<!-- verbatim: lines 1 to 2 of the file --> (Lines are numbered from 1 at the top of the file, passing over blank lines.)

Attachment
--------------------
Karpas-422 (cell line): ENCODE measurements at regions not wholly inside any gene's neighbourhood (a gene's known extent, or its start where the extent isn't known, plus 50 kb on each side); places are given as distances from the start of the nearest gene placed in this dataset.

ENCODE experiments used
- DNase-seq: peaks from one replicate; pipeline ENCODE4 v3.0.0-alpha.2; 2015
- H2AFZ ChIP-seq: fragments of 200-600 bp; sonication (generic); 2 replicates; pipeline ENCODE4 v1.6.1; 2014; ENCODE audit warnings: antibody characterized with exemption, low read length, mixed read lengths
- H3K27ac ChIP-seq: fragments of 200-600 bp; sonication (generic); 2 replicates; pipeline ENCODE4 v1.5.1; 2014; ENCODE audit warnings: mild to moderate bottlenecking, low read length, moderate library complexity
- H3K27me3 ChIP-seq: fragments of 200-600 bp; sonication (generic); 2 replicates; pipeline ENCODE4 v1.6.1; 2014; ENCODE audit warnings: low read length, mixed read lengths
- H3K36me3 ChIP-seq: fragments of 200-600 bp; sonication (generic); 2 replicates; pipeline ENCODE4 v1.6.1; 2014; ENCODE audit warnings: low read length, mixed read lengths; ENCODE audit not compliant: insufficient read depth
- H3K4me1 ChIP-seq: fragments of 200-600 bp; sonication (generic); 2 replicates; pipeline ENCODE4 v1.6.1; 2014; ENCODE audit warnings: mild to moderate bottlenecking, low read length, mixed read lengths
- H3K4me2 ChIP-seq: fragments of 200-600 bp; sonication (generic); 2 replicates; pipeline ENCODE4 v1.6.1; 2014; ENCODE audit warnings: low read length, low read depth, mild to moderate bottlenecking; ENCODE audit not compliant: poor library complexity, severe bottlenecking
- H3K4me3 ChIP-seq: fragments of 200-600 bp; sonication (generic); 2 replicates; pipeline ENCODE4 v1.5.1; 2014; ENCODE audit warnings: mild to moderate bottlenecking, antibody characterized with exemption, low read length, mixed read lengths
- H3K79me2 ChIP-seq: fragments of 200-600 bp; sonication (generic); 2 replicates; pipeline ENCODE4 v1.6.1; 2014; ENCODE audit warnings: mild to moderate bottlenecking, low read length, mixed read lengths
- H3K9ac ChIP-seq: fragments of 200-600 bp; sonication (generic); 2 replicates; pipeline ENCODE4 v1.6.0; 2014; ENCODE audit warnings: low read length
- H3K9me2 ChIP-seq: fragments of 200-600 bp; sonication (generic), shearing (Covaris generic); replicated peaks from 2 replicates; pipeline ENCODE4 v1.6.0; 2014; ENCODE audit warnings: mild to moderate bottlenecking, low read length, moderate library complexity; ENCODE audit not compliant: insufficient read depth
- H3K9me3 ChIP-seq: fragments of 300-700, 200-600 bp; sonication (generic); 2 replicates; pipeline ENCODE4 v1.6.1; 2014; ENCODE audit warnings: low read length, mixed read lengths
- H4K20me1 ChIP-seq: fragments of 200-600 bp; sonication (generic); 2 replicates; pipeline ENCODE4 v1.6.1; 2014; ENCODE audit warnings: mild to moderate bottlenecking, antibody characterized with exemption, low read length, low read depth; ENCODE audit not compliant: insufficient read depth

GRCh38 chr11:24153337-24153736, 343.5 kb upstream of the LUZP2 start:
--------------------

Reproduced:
Karpas-422 (cell line): ENCODE measurements at regions not wholly inside any gene's neighbourhood (a gene's known extent, or its start where the extent isn't known, plus 50 kb on each side); places are given as distances from the start of the nearest gene placed in this dataset.

ENCODE experiments used